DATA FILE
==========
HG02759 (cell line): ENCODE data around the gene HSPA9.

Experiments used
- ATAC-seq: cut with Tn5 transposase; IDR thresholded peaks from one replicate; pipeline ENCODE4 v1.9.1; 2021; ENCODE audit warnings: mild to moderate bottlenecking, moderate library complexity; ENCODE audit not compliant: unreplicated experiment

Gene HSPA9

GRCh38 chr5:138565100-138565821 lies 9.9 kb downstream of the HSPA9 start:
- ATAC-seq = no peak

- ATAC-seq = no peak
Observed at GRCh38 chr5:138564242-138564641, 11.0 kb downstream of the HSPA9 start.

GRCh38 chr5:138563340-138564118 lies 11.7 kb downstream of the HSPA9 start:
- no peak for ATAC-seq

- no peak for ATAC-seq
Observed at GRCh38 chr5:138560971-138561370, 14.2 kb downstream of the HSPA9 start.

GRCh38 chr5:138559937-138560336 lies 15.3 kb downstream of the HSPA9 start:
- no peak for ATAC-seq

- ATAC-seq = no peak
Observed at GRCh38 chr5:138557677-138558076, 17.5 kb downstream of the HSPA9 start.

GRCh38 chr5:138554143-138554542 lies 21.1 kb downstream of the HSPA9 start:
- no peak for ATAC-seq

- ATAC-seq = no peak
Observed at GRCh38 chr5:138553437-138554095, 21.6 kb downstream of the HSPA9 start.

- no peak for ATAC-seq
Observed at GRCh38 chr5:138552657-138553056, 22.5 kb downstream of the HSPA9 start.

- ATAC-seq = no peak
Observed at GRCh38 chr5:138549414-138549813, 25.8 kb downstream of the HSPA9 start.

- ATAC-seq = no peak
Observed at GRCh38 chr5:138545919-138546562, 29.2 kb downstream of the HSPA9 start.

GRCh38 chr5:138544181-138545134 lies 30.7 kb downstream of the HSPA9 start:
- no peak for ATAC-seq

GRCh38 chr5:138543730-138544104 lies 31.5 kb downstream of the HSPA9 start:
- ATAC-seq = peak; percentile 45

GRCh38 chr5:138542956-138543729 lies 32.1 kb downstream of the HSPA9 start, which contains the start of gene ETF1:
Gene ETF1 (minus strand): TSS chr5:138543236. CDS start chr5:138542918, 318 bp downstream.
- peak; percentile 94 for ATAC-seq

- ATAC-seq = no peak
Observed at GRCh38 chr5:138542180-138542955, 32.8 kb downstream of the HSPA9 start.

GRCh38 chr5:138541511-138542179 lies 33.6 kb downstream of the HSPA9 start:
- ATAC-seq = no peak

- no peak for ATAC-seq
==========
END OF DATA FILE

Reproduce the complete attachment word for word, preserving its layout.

HG02759 (cell line): ENCODE data around the gene HSPA9.

Experiments used
- ATAC-seq: cut with Tn5 transposase; IDR thresholded peaks from one replicate; pipeline ENCODE4 v1.9.1; 2021; ENCODE audit warnings: mild to moderate bottlenecking, moderate library complexity; ENCODE audit not compliant: unreplicated experiment

Gene HSPA9

GRCh38 chr5:138565100-138565821 lies 9.9 kb downstream of the HSPA9 start:
- ATAC-seq = no peak

- ATAC-seq = no peak
Observed at GRCh38 chr5:138564242-138564641, 11.0 kb downstream of the HSPA9 start.

GRCh38 chr5:138563340-138564118 lies 11.7 kb downstream of the HSPA9 start:
- no peak for ATAC-seq

- no peak for ATAC-seq
Observed at GRCh38 chr5:138560971-138561370, 14.2 kb downstream of the HSPA9 start.

GRCh38 chr5:138559937-138560336 lies 15.3 kb downstream of the HSPA9 start:
- no peak for ATAC-seq

- ATAC-seq = no peak
Observed at GRCh38 chr5:138557677-138558076, 17.5 kb downstream of the HSPA9 start.

GRCh38 chr5:138554143-138554542 lies 21.1 kb downstream of the HSPA9 start:
- no peak for ATAC-seq

- ATAC-seq = no peak
Observed at GRCh38 chr5:138553437-138554095, 21.6 kb downstream of the HSPA9 start.

- no peak for ATAC-seq
Observed at GRCh38 chr5:138552657-138553056, 22.5 kb downstream of the HSPA9 start.

- ATAC-seq = no peak
Observed at GRCh38 chr5:138549414-138549813, 25.8 kb downstream of the HSPA9 start.

- ATAC-seq = no peak
Observed at GRCh38 chr5:138545919-138546562, 29.2 kb downstream of the HSPA9 start.

GRCh38 chr5:138544181-138545134 lies 30.7 kb downstream of the HSPA9 start:
- no peak for ATAC-seq

GRCh38 chr5:138543730-138544104 lies 31.5 kb downstream of the HSPA9 start:
- ATAC-seq = peak; percentile 45

GRCh38 chr5:138542956-138543729 lies 32.1 kb downstream of the HSPA9 start, which contains the start of gene ETF1:
Gene ETF1 (minus strand): TSS chr5:138543236. CDS start chr5:138542918, 318 bp downstream.
- peak; percentile 94 for ATAC-seq

- ATAC-seq = no peak
Observed at GRCh38 chr5:138542180-138542955, 32.8 kb downstream of the HSPA9 start.

GRCh38 chr5:138541511-138542179 lies 33.6 kb downstream of the HSPA9 start:
- ATAC-seq = no peak

- no peak for ATAC-seq